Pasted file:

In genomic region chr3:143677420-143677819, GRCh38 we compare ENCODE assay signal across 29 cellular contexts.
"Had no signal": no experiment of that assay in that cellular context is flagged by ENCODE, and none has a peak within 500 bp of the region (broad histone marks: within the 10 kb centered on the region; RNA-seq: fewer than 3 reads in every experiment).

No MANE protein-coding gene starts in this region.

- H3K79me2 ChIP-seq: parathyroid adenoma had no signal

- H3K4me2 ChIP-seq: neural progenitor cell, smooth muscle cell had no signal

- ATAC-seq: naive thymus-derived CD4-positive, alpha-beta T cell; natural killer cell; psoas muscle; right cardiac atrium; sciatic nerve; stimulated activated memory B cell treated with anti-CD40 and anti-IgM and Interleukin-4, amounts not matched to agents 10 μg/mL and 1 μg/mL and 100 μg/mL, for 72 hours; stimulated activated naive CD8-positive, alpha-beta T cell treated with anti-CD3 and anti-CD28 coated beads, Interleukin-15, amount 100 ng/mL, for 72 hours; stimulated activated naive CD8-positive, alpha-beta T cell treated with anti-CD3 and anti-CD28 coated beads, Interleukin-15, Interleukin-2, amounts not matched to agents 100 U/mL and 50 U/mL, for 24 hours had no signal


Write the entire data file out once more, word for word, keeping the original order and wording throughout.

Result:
In genomic region chr3:143677420-143677819, GRCh38 we compare ENCODE assay signal across 29 cellular contexts.
"Had no signal": no experiment of that assay in that cellular context is flagged by ENCODE, and none has a peak within 500 bp of the region (broad histone marks: within the 10 kb centered on the region; RNA-seq: fewer than 3 reads in every experiment).

No MANE protein-coding gene starts in this region.

- H3K79me2 ChIP-seq: parathyroid adenoma had no signal

- H3K4me2 ChIP-seq: neural progenitor cell, smooth muscle cell had no signal

- ATAC-seq: naive thymus-derived CD4-positive, alpha-beta T cell; natural killer cell; psoas muscle; right cardiac atrium; sciatic nerve; stimulated activated memory B cell treated with anti-CD40 and anti-IgM and Interleukin-4, amounts not matched to agents 10 μg/mL and 1 μg/mL and 100 μg/mL, for 72 hours; stimulated activated naive CD8-positive, alpha-beta T cell treated with anti-CD3 and anti-CD28 coated beads, Interleukin-15, amount 100 ng/mL, for 72 hours; stimulated activated naive CD8-positive, alpha-beta T cell treated with anti-CD3 and anti-CD28 coated beads, Interleukin-15, Interleukin-2, amounts not matched to agents 100 U/mL and 50 U/mL, for 24 hours had no signal